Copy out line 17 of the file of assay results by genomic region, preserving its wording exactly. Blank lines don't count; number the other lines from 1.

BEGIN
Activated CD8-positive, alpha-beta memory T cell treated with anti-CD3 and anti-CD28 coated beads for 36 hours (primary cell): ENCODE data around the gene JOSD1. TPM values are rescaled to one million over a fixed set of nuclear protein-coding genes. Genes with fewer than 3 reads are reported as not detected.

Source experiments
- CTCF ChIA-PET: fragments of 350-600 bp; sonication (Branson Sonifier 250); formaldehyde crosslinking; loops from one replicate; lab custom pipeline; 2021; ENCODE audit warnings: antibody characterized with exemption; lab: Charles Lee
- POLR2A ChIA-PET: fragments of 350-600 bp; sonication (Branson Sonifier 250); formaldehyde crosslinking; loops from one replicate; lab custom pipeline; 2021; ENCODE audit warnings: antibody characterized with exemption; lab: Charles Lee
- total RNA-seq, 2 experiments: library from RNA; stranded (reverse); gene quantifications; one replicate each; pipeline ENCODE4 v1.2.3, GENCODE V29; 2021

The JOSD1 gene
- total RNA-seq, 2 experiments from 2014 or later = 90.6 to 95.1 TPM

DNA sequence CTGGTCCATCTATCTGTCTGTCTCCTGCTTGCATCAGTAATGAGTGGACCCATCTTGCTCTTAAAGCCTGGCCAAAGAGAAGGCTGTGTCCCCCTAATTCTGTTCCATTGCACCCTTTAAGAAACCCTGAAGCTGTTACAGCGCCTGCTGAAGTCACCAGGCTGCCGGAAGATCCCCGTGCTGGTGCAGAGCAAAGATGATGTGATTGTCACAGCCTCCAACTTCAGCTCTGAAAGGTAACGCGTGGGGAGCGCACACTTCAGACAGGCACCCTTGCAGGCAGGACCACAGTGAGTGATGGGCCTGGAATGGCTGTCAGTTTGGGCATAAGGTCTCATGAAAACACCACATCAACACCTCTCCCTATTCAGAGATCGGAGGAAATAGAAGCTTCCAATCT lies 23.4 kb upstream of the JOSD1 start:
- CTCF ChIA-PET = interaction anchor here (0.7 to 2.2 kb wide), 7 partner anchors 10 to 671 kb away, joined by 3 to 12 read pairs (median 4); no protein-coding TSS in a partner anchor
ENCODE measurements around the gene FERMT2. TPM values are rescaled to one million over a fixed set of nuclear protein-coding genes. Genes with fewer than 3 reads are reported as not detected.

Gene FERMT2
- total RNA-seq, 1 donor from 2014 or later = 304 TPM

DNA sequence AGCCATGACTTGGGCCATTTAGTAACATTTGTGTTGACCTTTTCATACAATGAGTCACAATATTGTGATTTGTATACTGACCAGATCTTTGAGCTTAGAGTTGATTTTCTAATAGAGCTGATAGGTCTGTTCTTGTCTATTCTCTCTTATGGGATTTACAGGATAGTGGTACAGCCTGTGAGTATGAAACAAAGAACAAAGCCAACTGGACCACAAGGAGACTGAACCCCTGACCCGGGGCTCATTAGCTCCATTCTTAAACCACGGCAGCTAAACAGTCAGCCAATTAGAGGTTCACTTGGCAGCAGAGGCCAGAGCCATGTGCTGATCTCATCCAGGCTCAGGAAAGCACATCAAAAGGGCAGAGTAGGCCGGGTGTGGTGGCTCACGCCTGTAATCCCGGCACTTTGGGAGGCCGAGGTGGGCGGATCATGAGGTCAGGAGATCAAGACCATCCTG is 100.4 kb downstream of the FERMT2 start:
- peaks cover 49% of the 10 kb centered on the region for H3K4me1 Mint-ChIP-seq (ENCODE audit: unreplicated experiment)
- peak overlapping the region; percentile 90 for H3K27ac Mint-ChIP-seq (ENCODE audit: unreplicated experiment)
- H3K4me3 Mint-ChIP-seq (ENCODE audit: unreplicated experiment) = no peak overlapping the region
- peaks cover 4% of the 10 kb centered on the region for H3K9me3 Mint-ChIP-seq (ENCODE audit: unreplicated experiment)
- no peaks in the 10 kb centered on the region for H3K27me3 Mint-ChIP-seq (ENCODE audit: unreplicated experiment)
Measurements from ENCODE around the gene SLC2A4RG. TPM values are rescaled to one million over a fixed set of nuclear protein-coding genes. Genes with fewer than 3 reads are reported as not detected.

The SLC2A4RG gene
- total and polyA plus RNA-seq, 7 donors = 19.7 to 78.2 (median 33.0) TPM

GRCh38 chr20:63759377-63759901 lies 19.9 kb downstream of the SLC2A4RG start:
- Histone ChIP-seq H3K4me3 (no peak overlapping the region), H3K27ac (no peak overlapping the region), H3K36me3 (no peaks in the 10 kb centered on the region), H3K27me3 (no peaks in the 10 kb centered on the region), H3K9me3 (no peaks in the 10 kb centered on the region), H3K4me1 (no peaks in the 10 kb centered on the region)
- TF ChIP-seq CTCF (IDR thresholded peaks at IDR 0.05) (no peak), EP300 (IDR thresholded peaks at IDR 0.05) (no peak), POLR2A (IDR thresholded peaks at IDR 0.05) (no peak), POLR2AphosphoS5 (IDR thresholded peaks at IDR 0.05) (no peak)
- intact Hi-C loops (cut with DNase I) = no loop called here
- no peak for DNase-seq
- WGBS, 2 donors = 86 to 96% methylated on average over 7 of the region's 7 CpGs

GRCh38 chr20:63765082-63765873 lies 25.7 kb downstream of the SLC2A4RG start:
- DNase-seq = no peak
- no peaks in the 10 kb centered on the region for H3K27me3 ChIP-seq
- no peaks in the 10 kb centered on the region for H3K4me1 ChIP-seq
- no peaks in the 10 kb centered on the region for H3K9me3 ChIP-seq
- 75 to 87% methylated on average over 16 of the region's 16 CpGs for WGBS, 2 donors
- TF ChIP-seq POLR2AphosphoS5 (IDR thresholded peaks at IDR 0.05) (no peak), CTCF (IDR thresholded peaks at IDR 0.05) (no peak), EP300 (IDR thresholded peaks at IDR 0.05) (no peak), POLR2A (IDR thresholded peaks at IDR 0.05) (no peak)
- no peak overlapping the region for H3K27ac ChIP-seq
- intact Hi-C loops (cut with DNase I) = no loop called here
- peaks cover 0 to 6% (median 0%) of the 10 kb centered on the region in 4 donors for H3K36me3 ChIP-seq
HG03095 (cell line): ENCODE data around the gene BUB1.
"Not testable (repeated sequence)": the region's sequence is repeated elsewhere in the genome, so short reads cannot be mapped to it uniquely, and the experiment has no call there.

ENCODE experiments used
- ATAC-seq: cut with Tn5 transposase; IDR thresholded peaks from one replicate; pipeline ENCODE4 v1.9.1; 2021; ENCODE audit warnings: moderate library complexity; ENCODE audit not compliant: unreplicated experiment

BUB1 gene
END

- peaks cover 4% of the 10 kb centered on the region for H3K9me3 Mint-ChIP-seq (ENCODE audit: unreplicated experiment)